The stable temperatures, acoustics, daylight and draught-free constant fresh air without the need to operate controls or windows, make this building a very comfortable learning environment. The low energy use at no additional capital expense will be good for the School and the environment.

Judy Degenhardt – School Principal

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This building has been in use for six months and has performed to the required comfort standards. Some cooling was used in the summer within the design parameters and so far during the past two months of heating season, no heating has been used. Although the air leakage rate is less than a tenth of a standard building it is not yet quite below the PH standard and some more work will be required to repair holes made in the airtight membrane.

An effortlessly comfortable learning environment

An indication of how well this building performs is that the benefits are not obvious except to the users. There is no “eco-bling”. Monitoring will demonstrate the technical performance but the most important test is that the users are happy with the learning environment.

There are no special requirements for using a Passivhaus building. The ventilation system automatically maintains the air quality and comfortable conditions throughout so that teachers do not need to worry about opening and closing windows or coming in early to turn on the heating/cooling. Windows can be opened as normal but this is optional.

Low energy use

To achieve carbon zero in use, the energy requirement must be reduced to less than can be provided by rooftop solar power without compromising comfort. This building can remain between 20 and 25 degrees all year with a heating/cooling split system rated at 3kW (it has the smallest multi-head system available which is 5.2KW). During the initial year it has seldom come on. The electricity used for heating, ventilation and cooling (HVAC) is very low compared with equivalent buildings but electricity consumed by other uses such as lighting and computers is similar to any other building. This building represents about half of the teaching area of the school but less than a quarter of the electricity consumption. It has only used about 7 MWhours this year (approximately 2.5 MWH for HVAC and 4.5 MWH for all other uses). The school has an existing solar power system that should generate many times this per year.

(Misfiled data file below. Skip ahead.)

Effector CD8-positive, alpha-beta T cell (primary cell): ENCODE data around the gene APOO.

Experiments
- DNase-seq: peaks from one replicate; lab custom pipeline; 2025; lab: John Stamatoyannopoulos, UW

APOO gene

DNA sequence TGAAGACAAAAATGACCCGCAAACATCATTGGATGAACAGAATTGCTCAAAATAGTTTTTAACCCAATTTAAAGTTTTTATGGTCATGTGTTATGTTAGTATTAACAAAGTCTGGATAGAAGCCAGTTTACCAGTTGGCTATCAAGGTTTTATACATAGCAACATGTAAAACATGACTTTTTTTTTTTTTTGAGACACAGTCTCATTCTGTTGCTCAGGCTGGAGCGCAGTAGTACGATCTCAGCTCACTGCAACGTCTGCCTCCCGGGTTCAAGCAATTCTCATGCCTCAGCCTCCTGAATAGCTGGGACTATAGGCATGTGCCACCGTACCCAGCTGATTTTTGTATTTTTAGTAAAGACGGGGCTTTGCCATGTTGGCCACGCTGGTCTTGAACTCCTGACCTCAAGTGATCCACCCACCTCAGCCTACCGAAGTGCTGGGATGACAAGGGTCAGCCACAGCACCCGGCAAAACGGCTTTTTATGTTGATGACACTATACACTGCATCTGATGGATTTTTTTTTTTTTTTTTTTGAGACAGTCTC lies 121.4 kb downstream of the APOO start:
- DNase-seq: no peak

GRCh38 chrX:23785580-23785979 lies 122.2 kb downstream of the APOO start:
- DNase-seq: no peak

Passivhaus calculation summary showing annual heating/cooling demand about a tenth of an equivalent standard building

No additional capital cost

The total cost was within the CEM standard budget, there was no special allowance for PH Design.


Because a school is only used during the day and has a high density of occupants producing heat, the design just has to prevent this heat being lost to achieve the very low energy demand. Adequate shading and insulation keep unwanted heat out.

This can be achieved with the following small modifications to standard construction:


In a school, a large amount of air must be expelled to prevent the build-up of carbon dioxide and other gasses. Normally the heat would be expelled with the air but by passing it through a a heat exchanger 85% can be recovered and transferred to the incoming fresh air.


The fresh air is filtered and delivered to the occupied areas then passes through the whole building to be extracted from the wet areas. Because there are no significant leaks through the building envelope the fresh air rates can be designed with certainty to maintain the carbon dioxide and other undesirable gasses below critical levels using very quiet air flow rates.


VENTILATION: Fresh air is delivered to each end of the building and exactly the same quantity is extracted from the wet areas in the centre. This provides complete ventilation because there is no significant uncontrolled leakage.


As well as enabling the ventilation system to work this has multiple benefits including preventing condensation/mould, draughts, ingress of dust/insects and reducing the heating/cooling lost by leakage. It is simply a vapour resistant building wrap that is taped airtight at all junctions. The average air leakage for standard buildings is about 15 air changes per hour. This building currently achieves 1.3 air changes per hour but the aim is to improve this to below 1 air change per hour.


This building has Insulation values slightly higher than the Building Code but insulation still represents only 1.4% of the total budget. Walls U0.35, Roof U0.1, Floor 0.32. This keeps all surfaces including the floor where children sit, at around 20 deg C.


Very economical UPVC window frames with argon filled low e coated double glazing. These windows now available made in Melbourneprovide the necessary airtightness and insulation.


The building is carefully detailed to avoid “thermal bridges” (cold spots). All surfaces are calculated to remain within 4 degrees of room temperature and avoid any risk of mould and thermal currents.

Eye level windows are shaded to prevent glare on desks, high level glazing reflected off timber panelling provides the warm tones of natural light to the back of the room. Perforated plasterboard ceilings backed by acoustic insulation reduce reverberation noise. Just two grilles at each end of the building are required to provide low velocity quiet ventilation. A small 2.5kW reverse cycle split system at each end of the building is more than sufficient to provide all heating/cooling.